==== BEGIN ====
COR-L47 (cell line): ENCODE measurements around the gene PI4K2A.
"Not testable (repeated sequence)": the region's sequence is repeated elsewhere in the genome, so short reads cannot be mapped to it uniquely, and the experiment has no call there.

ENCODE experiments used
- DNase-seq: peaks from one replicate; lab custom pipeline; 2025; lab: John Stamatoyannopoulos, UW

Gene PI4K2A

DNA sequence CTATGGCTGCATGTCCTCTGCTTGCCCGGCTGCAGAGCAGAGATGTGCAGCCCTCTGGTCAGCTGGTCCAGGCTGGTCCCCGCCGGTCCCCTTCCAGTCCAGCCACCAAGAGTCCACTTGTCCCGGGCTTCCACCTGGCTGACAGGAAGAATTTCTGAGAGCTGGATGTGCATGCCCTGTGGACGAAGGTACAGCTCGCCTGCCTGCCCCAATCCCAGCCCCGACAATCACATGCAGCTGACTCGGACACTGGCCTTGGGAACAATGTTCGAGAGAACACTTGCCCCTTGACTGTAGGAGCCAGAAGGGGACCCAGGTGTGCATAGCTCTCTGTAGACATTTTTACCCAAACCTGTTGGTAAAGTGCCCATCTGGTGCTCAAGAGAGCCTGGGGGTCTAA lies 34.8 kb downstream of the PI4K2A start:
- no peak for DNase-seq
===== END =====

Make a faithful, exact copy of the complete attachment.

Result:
COR-L47 (cell line): ENCODE measurements around the gene PI4K2A.
"Not testable (repeated sequence)": the region's sequence is repeated elsewhere in the genome, so short reads cannot be mapped to it uniquely, and the experiment has no call there.

ENCODE experiments used
- DNase-seq: peaks from one replicate; lab custom pipeline; 2025; lab: John Stamatoyannopoulos, UW

Gene PI4K2A

DNA sequence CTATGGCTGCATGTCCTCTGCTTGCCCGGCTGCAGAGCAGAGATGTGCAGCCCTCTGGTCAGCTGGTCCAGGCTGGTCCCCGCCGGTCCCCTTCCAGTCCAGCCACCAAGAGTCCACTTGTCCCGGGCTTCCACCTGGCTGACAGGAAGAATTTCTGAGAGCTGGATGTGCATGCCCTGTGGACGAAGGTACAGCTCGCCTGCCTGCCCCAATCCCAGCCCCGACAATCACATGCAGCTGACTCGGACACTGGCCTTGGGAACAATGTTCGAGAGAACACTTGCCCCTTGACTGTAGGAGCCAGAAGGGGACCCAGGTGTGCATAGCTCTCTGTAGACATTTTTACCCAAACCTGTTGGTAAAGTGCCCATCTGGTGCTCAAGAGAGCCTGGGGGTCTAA lies 34.8 kb downstream of the PI4K2A start:
- no peak for DNase-seq